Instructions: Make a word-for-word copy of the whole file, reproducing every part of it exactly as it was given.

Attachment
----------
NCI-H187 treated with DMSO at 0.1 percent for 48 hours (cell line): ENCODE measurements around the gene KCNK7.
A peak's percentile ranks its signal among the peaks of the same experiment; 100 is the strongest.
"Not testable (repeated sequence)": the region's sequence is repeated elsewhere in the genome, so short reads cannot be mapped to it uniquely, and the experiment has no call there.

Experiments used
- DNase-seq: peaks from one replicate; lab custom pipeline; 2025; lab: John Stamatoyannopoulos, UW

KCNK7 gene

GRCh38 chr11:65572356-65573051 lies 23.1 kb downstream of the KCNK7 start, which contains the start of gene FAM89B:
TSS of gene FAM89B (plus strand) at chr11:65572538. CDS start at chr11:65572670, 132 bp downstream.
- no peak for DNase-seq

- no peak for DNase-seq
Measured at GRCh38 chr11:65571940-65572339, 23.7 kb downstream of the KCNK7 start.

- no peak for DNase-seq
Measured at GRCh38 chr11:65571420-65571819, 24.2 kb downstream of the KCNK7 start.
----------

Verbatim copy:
NCI-H187 treated with DMSO at 0.1 percent for 48 hours (cell line): ENCODE measurements around the gene KCNK7.
A peak's percentile ranks its signal among the peaks of the same experiment; 100 is the strongest.
"Not testable (repeated sequence)": the region's sequence is repeated elsewhere in the genome, so short reads cannot be mapped to it uniquely, and the experiment has no call there.

Experiments used
- DNase-seq: peaks from one replicate; lab custom pipeline; 2025; lab: John Stamatoyannopoulos, UW

KCNK7 gene

GRCh38 chr11:65572356-65573051 lies 23.1 kb downstream of the KCNK7 start, which contains the start of gene FAM89B:
TSS of gene FAM89B (plus strand) at chr11:65572538. CDS start at chr11:65572670, 132 bp downstream.
- no peak for DNase-seq

- no peak for DNase-seq
Measured at GRCh38 chr11:65571940-65572339, 23.7 kb downstream of the KCNK7 start.

- no peak for DNase-seq
Measured at GRCh38 chr11:65571420-65571819, 24.2 kb downstream of the KCNK7 start.